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Vincent Racaniello

At virology blog, my goal is to educate you about viruses - the kind that make you sick. Why am I qualified to teach you virology? I have been studying viruses for over 30 years, starting in 1975, when I entered the Ph.D. program in Biomedical Sciences at Mt. Sinai School of Medicine of the City... Full Bio
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A $707 million investment in cell-based influenza vaccine by Vincent Racaniello Posted in: Blog Posts in General Medicine The United States has provided a large sum of money to pharmaceutical giant Novartis to produce influenza vaccines grown in cell culture. According to CIDRAP : Nova ... Read on »
A bad day for science by Vincent Racaniello Posted in: Blog Posts in General Medicine The virologists who carried out the contentious experiments on influenza H5N1 transmission in ferrets have agreed to remove certain details from their manuscript, accordi ... Read on »
A dancing matrix of viruses by Vincent Racaniello Posted in: Blog Posts in General Medicine Back in 1974, before it was possible to determine the sequence of a viral genome, before we knew much about the origin of viruses and their ability to move genes from org ... Read on »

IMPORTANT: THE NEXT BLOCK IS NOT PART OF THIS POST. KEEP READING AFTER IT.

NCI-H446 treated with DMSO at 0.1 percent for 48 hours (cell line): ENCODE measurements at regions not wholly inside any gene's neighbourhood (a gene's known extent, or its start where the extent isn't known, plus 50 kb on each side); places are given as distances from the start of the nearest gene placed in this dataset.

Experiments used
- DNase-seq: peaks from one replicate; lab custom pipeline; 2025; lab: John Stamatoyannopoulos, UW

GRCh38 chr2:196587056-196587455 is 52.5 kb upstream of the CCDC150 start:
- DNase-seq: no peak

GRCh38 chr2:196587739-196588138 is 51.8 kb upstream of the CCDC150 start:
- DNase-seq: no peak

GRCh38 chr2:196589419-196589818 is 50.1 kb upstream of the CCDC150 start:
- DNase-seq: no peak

A DNA virus with the capsid of an RNA virus by Vincent Racaniello Posted in: Blog Posts in General Medicine Viral genomes are unusual because they can be based on RNA or DNA, in contrast to all cellular life forms, which have DNA as their genetic information. An unusual new v ... Read on »
A mad cow in America by Vincent Racaniello Posted in: Blog Posts in General Medicine A dairy cow in California is the fourth known American case of mad cow disease, which is caused by prions, infectious agents composed only of protein (the story hit the p ... Read on »
A new coronavirus isolated from humans by Vincent Racaniello Posted in: Blog Posts in General Medicine A new coronavirus has been isolated from two individuals with severe respiratory illness. It is different from the SARS coronavirus, but health officials are nonetheless ... Read on »
A new rhabdovirus from a patient with hemorrhagic fever by Vincent Racaniello Posted in: Blog Posts in General Medicine Hemorrhagic fevers are among the most graphic viral diseases, inspiring movies, novels, and a general fear of infection. They are characterized by an abrupt onset and a ... Read on »
A new target for hepatitis C virus by Vincent Racaniello Posted in: Blog Posts in General Medicine When infection with hepatitis C virus goes from acute to chronic , severe liver disease may occur which requires organ transplantation. Nearly 200 million people are ch ... Read on »
A new type of enveloped virus? by Vincent Racaniello Posted in: Blog Posts in General Medicine All known virus particles can be placed into one of two general categories: enveloped or non-enveloped. Viruses that fall into the former category are characterized by ... Read on »